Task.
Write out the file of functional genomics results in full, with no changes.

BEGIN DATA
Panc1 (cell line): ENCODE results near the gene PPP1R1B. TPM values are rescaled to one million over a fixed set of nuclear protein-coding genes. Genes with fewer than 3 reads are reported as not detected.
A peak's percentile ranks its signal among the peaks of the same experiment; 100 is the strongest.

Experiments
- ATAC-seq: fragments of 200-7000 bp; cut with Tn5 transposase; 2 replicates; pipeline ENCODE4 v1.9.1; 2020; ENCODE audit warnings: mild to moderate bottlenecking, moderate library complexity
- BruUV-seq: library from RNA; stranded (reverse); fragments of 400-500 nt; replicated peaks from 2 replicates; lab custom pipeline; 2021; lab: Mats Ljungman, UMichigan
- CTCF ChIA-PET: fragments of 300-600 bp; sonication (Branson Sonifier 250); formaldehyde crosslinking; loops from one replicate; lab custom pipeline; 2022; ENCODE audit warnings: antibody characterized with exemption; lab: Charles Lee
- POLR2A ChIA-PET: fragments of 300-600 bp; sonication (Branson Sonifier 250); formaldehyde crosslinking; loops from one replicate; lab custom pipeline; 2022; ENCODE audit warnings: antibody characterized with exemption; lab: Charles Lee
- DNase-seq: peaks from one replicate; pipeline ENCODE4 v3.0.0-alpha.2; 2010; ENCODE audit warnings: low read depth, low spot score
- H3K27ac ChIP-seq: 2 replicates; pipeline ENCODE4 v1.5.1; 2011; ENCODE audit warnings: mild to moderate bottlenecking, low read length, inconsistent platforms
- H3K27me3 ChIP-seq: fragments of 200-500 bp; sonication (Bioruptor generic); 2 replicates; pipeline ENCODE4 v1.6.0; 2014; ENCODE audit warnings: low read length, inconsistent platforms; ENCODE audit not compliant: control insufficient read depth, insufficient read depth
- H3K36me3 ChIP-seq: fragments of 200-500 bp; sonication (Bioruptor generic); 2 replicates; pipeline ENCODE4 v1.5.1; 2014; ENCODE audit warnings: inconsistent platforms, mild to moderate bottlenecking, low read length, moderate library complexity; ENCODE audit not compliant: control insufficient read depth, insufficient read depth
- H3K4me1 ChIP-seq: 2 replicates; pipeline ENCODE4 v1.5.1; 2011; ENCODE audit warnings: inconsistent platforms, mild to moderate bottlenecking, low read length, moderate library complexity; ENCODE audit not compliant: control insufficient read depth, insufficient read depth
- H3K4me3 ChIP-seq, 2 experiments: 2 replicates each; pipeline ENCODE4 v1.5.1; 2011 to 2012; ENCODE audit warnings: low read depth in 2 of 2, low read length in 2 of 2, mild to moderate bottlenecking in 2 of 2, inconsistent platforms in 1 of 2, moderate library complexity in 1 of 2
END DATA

Panc1 (cell line): ENCODE results near the gene PPP1R1B. TPM values are rescaled to one million over a fixed set of nuclear protein-coding genes. Genes with fewer than 3 reads are reported as not detected.
A peak's percentile ranks its signal among the peaks of the same experiment; 100 is the strongest.

Experiments
- ATAC-seq: fragments of 200-7000 bp; cut with Tn5 transposase; 2 replicates; pipeline ENCODE4 v1.9.1; 2020; ENCODE audit warnings: mild to moderate bottlenecking, moderate library complexity
- BruUV-seq: library from RNA; stranded (reverse); fragments of 400-500 nt; replicated peaks from 2 replicates; lab custom pipeline; 2021; lab: Mats Ljungman, UMichigan
- CTCF ChIA-PET: fragments of 300-600 bp; sonication (Branson Sonifier 250); formaldehyde crosslinking; loops from one replicate; lab custom pipeline; 2022; ENCODE audit warnings: antibody characterized with exemption; lab: Charles Lee
- POLR2A ChIA-PET: fragments of 300-600 bp; sonication (Branson Sonifier 250); formaldehyde crosslinking; loops from one replicate; lab custom pipeline; 2022; ENCODE audit warnings: antibody characterized with exemption; lab: Charles Lee
- DNase-seq: peaks from one replicate; pipeline ENCODE4 v3.0.0-alpha.2; 2010; ENCODE audit warnings: low read depth, low spot score
- H3K27ac ChIP-seq: 2 replicates; pipeline ENCODE4 v1.5.1; 2011; ENCODE audit warnings: mild to moderate bottlenecking, low read length, inconsistent platforms
- H3K27me3 ChIP-seq: fragments of 200-500 bp; sonication (Bioruptor generic); 2 replicates; pipeline ENCODE4 v1.6.0; 2014; ENCODE audit warnings: low read length, inconsistent platforms; ENCODE audit not compliant: control insufficient read depth, insufficient read depth
- H3K36me3 ChIP-seq: fragments of 200-500 bp; sonication (Bioruptor generic); 2 replicates; pipeline ENCODE4 v1.5.1; 2014; ENCODE audit warnings: inconsistent platforms, mild to moderate bottlenecking, low read length, moderate library complexity; ENCODE audit not compliant: control insufficient read depth, insufficient read depth
- H3K4me1 ChIP-seq: 2 replicates; pipeline ENCODE4 v1.5.1; 2011; ENCODE audit warnings: inconsistent platforms, mild to moderate bottlenecking, low read length, moderate library complexity; ENCODE audit not compliant: control insufficient read depth, insufficient read depth
- H3K4me3 ChIP-seq, 2 experiments: 2 replicates each; pipeline ENCODE4 v1.5.1; 2011 to 2012; ENCODE audit warnings: low read depth in 2 of 2, low read length in 2 of 2, mild to moderate bottlenecking in 2 of 2, inconsistent platforms in 1 of 2, moderate library complexity in 1 of 2